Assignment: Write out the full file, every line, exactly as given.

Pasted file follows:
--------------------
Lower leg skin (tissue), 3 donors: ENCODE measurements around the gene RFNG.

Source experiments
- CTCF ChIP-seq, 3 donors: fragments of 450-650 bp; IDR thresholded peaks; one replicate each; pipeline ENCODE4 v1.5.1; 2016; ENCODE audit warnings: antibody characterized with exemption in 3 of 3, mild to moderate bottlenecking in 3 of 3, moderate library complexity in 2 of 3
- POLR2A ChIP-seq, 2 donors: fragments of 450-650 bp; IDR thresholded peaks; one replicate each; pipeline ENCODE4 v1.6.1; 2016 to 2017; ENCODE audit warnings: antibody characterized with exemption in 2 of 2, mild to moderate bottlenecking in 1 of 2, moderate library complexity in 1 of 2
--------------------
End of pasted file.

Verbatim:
Lower leg skin (tissue), 3 donors: ENCODE measurements around the gene RFNG.

Source experiments
- CTCF ChIP-seq, 3 donors: fragments of 450-650 bp; IDR thresholded peaks; one replicate each; pipeline ENCODE4 v1.5.1; 2016; ENCODE audit warnings: antibody characterized with exemption in 3 of 3, mild to moderate bottlenecking in 3 of 3, moderate library complexity in 2 of 3
- POLR2A ChIP-seq, 2 donors: fragments of 450-650 bp; IDR thresholded peaks; one replicate each; pipeline ENCODE4 v1.6.1; 2016 to 2017; ENCODE audit warnings: antibody characterized with exemption in 2 of 2, mild to moderate bottlenecking in 1 of 2, moderate library complexity in 1 of 2